North Carolina

Leilani Münter

Leilani Münter is a race car-driving environmental activist. Sounds unusual? It is, because she is one of a kind. After studying biology at the University of California, San Diego, this self-described “adrenaline junkie” discovered she had a knack for racing fast cars. That was the start of a new career for her, but she brought her environmental passions along for the ride.

Since her start in 2001, Leilani has had nine top 5 finishes in the male-dominated sport. Amidst competing, Leilani has been working to change the car racing industry from the inside out. In 2007, she became the first driver to neutralize her carbon footprint by adopting an acre of rainforest each time she races. In 2012 at Daytona, she spotlighted dolphin kills in Taiji, Japan with “The Cove” movie logo emblazoned on her car (she also gave away copies of the documentary to fans). Her overall goal is to green the entire enterprise by ensuring that racing stadiums are powered by renewable energy, race cars run on biofuels, and used tires are recycled. Leilani knows that some people think she’s crazy trying to change a practice that seems far from “green”, but this rallier firmly disbelieves in preaching to the choir.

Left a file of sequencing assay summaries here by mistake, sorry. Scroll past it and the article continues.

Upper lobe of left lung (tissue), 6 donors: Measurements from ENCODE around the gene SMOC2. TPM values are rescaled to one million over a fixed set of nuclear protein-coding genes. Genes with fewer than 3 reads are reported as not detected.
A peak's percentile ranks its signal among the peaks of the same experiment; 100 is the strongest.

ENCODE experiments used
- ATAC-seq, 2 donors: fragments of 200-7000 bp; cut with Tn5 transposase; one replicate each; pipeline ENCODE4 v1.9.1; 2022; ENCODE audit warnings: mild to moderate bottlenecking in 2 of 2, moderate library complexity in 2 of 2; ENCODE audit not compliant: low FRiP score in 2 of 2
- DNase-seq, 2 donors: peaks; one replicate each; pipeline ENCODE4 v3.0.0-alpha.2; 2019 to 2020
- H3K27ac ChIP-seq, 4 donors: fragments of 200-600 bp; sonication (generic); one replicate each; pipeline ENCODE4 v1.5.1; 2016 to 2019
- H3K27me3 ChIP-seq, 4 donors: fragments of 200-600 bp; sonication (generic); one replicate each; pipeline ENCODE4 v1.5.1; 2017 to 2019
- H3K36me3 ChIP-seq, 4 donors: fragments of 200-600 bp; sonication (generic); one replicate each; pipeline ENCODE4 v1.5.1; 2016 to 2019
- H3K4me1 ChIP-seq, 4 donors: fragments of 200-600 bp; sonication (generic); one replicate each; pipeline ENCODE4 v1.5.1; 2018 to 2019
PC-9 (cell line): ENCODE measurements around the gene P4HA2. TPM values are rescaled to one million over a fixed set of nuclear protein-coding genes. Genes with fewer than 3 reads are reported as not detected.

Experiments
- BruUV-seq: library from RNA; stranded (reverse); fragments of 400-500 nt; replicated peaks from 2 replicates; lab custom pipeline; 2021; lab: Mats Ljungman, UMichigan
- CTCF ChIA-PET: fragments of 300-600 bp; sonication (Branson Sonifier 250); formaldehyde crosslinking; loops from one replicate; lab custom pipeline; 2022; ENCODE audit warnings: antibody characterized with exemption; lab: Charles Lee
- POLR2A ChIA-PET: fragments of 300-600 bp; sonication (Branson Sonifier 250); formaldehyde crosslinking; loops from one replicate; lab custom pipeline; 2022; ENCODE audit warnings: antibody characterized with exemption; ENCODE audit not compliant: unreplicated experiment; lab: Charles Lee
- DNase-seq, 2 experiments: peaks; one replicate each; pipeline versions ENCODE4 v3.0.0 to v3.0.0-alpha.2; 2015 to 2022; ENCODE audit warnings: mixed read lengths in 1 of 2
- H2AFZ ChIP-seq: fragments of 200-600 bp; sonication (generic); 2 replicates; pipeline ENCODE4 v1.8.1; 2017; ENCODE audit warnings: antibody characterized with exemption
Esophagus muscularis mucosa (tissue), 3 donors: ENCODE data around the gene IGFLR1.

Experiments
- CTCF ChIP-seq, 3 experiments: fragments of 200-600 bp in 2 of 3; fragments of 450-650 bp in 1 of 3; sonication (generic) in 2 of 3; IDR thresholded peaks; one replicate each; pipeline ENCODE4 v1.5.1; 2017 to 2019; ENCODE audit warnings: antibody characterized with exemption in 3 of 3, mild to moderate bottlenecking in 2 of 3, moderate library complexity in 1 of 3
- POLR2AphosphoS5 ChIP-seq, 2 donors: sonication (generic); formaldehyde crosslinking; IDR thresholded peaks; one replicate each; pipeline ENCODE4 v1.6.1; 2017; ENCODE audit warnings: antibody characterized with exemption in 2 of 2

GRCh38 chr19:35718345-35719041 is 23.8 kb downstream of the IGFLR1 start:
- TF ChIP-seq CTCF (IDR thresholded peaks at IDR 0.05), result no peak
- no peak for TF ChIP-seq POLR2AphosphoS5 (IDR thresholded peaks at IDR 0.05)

Leilani says:

“If I stopped racing, I would not take a race car off the grid. I would just be replaced by another driver. Likely one that doesn’t go out of their way to take care of the environment, is not offsetting their carbon footprint with rainforest, and is not promoting green technologies at the racetrack. I would simply lose my ability to talk to 75 million race fans about green living and hopefully win some of them over.”*